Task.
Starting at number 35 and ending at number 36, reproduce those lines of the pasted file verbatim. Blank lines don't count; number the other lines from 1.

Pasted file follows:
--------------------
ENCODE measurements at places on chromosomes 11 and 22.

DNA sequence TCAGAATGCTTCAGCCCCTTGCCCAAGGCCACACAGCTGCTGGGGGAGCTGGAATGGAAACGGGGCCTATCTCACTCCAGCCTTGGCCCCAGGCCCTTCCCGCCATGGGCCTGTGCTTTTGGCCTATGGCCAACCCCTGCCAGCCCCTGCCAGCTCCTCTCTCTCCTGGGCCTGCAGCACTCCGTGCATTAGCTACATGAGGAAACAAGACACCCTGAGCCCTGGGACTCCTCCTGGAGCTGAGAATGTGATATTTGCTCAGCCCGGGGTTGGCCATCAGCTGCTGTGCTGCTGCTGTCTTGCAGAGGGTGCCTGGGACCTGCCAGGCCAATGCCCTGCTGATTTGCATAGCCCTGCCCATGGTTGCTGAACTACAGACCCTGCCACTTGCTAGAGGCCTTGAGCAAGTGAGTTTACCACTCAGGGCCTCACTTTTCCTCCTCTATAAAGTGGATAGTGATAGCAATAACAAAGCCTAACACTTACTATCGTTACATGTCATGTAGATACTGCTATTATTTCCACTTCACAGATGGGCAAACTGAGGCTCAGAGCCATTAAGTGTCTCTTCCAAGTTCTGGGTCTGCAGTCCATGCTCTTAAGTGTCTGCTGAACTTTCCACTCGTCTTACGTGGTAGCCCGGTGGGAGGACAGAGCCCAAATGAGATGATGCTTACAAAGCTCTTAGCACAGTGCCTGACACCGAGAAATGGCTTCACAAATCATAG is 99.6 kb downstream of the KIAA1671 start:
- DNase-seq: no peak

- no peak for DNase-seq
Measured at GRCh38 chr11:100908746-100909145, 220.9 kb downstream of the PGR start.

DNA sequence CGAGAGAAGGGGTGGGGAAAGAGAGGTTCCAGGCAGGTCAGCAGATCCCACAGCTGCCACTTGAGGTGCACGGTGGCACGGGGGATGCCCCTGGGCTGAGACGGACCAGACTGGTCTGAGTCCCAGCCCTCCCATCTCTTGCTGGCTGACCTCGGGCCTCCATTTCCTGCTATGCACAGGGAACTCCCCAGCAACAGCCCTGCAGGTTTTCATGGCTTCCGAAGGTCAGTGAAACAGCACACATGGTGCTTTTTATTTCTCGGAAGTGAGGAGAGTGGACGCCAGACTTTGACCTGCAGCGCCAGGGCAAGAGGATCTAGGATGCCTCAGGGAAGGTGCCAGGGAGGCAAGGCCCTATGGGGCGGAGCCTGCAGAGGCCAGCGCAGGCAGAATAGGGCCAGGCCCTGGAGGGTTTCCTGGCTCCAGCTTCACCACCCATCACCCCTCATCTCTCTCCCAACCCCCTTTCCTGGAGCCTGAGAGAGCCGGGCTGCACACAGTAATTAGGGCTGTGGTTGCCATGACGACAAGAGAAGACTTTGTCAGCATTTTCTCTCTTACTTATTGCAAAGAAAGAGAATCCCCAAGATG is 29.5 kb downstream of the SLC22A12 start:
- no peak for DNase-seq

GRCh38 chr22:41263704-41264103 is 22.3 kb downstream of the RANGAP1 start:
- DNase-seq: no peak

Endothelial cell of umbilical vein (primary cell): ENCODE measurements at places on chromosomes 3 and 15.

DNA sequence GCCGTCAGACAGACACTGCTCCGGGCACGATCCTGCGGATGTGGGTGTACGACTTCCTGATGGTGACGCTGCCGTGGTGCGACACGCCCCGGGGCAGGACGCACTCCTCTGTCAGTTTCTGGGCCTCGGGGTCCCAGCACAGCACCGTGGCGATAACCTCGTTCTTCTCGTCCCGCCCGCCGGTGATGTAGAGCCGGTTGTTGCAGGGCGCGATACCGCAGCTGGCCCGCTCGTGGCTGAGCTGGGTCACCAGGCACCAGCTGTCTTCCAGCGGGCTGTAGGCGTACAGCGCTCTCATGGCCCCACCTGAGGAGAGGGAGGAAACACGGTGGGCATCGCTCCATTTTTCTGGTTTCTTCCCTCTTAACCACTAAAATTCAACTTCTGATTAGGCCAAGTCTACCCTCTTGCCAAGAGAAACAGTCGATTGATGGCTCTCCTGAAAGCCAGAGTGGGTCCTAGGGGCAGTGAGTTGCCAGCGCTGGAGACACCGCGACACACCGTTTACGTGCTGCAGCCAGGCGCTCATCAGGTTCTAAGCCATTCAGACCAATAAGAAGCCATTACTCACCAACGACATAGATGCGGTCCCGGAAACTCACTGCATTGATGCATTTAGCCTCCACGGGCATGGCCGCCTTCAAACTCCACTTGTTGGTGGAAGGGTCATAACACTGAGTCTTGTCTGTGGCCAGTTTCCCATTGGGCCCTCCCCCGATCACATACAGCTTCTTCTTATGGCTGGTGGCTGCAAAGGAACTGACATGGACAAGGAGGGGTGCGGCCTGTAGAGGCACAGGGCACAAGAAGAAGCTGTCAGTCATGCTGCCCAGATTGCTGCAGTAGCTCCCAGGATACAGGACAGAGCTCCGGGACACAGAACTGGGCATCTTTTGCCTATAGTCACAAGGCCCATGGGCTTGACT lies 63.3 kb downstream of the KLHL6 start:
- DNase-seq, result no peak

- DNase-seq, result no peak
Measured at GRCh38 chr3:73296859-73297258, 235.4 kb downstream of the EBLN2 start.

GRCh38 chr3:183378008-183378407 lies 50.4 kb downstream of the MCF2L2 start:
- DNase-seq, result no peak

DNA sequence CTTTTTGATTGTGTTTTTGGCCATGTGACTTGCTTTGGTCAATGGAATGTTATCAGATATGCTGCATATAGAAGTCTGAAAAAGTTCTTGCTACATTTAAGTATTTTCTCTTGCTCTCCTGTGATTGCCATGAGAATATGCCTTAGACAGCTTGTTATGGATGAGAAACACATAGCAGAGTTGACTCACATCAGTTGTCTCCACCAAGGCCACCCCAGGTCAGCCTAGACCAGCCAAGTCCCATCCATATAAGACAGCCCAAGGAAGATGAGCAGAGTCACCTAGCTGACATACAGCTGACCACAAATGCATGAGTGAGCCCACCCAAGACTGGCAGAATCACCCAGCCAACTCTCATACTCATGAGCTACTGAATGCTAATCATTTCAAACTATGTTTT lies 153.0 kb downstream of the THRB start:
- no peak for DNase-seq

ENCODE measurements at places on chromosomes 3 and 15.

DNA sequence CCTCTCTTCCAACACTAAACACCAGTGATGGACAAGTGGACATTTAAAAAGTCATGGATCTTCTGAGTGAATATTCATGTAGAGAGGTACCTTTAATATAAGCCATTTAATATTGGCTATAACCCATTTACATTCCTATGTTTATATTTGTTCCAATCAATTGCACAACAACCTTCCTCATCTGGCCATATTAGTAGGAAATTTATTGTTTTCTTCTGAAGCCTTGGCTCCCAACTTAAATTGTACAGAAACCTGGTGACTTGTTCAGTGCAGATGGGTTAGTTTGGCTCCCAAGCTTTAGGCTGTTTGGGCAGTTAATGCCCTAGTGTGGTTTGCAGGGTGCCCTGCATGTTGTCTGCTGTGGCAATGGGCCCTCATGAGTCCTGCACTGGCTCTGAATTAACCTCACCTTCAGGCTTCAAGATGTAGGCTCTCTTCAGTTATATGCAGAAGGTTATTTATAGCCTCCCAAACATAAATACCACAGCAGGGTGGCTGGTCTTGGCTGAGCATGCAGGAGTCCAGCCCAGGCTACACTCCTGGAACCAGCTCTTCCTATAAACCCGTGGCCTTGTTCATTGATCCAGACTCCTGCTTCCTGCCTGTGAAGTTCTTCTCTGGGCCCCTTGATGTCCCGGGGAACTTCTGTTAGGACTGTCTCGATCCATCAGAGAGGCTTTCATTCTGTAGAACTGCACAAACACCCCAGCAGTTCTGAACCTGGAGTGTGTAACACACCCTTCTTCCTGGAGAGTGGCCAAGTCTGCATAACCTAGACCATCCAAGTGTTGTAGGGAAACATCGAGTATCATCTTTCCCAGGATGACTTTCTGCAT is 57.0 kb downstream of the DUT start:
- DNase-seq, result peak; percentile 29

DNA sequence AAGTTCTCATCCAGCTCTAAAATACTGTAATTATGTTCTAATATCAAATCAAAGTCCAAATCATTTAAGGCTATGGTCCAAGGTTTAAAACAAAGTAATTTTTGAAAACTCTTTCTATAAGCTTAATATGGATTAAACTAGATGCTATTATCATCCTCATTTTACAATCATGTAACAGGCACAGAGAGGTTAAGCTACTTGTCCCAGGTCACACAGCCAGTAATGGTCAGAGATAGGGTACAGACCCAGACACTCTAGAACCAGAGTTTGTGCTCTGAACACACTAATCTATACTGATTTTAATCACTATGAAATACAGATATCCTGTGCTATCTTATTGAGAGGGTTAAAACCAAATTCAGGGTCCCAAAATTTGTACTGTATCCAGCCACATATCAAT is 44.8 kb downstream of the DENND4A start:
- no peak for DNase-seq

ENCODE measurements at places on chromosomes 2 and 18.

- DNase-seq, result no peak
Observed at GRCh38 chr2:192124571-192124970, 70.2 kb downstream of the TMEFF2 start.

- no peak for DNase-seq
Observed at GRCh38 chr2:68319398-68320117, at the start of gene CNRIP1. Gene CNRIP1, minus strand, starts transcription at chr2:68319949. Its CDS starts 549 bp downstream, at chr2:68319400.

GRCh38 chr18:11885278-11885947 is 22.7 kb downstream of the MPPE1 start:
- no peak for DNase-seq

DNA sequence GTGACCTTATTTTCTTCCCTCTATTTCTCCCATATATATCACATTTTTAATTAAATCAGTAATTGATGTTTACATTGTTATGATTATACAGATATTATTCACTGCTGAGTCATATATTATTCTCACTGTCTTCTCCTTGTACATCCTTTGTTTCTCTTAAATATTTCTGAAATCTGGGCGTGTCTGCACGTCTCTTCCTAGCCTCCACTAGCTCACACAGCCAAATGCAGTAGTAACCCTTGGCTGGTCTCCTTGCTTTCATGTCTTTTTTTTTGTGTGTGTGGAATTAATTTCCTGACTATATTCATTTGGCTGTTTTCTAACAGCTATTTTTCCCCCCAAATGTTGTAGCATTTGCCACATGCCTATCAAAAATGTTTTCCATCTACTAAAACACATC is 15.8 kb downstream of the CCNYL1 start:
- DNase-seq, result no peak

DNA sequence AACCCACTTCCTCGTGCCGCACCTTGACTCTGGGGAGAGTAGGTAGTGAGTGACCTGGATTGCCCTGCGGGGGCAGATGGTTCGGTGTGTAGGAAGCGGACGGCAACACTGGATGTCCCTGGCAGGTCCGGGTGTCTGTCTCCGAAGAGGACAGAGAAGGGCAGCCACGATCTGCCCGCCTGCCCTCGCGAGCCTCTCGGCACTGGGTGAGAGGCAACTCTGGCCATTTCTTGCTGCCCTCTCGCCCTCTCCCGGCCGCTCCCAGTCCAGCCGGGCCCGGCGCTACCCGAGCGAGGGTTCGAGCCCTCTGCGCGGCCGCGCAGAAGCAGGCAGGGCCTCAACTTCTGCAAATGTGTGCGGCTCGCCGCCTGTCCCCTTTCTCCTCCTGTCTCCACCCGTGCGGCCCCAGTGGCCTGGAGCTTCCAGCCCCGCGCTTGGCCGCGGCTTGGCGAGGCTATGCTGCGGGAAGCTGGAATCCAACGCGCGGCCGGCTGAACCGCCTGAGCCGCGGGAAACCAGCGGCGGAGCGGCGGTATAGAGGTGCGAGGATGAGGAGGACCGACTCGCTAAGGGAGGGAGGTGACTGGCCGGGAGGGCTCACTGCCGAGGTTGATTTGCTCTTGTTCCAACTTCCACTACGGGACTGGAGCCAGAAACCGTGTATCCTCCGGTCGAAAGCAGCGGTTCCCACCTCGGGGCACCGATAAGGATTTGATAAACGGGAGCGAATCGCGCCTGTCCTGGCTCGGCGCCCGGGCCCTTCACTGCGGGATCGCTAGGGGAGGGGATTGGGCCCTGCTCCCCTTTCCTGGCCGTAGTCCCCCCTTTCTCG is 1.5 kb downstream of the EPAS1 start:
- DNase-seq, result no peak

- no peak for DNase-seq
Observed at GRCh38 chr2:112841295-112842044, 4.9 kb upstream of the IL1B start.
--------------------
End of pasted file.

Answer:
- no peak for DNase-seq
Observed at GRCh38 chr2:112841295-112842044, 4.9 kb upstream of the IL1B start.